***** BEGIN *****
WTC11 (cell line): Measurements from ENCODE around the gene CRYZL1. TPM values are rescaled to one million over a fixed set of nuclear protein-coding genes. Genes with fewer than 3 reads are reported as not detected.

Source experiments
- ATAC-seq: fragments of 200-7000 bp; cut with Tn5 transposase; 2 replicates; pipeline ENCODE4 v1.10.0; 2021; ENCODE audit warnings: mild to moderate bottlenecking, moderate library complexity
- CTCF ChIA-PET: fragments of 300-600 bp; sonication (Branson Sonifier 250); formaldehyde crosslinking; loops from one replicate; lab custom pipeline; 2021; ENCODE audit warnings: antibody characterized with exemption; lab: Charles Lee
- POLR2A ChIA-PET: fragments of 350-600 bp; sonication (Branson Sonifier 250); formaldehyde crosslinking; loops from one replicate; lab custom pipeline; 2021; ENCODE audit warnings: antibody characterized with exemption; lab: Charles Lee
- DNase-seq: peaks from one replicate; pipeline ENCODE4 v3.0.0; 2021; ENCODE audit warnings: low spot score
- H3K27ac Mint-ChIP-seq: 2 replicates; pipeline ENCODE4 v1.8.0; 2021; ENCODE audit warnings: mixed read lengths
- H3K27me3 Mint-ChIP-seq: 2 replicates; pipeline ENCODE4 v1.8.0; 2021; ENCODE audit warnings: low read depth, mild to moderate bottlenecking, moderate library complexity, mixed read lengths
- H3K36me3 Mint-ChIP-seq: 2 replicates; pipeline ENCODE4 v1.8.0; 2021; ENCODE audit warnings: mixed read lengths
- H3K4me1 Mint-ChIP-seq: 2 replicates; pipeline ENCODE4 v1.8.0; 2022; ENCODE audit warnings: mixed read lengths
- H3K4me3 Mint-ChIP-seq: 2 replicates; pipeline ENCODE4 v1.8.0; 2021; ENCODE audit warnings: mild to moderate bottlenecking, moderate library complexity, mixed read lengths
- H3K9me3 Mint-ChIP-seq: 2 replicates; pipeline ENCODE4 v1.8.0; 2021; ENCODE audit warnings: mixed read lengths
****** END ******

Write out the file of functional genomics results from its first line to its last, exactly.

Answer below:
WTC11 (cell line): Measurements from ENCODE around the gene CRYZL1. TPM values are rescaled to one million over a fixed set of nuclear protein-coding genes. Genes with fewer than 3 reads are reported as not detected.

Source experiments
- ATAC-seq: fragments of 200-7000 bp; cut with Tn5 transposase; 2 replicates; pipeline ENCODE4 v1.10.0; 2021; ENCODE audit warnings: mild to moderate bottlenecking, moderate library complexity
- CTCF ChIA-PET: fragments of 300-600 bp; sonication (Branson Sonifier 250); formaldehyde crosslinking; loops from one replicate; lab custom pipeline; 2021; ENCODE audit warnings: antibody characterized with exemption; lab: Charles Lee
- POLR2A ChIA-PET: fragments of 350-600 bp; sonication (Branson Sonifier 250); formaldehyde crosslinking; loops from one replicate; lab custom pipeline; 2021; ENCODE audit warnings: antibody characterized with exemption; lab: Charles Lee
- DNase-seq: peaks from one replicate; pipeline ENCODE4 v3.0.0; 2021; ENCODE audit warnings: low spot score
- H3K27ac Mint-ChIP-seq: 2 replicates; pipeline ENCODE4 v1.8.0; 2021; ENCODE audit warnings: mixed read lengths
- H3K27me3 Mint-ChIP-seq: 2 replicates; pipeline ENCODE4 v1.8.0; 2021; ENCODE audit warnings: low read depth, mild to moderate bottlenecking, moderate library complexity, mixed read lengths
- H3K36me3 Mint-ChIP-seq: 2 replicates; pipeline ENCODE4 v1.8.0; 2021; ENCODE audit warnings: mixed read lengths
- H3K4me1 Mint-ChIP-seq: 2 replicates; pipeline ENCODE4 v1.8.0; 2022; ENCODE audit warnings: mixed read lengths
- H3K4me3 Mint-ChIP-seq: 2 replicates; pipeline ENCODE4 v1.8.0; 2021; ENCODE audit warnings: mild to moderate bottlenecking, moderate library complexity, mixed read lengths
- H3K9me3 Mint-ChIP-seq: 2 replicates; pipeline ENCODE4 v1.8.0; 2021; ENCODE audit warnings: mixed read lengths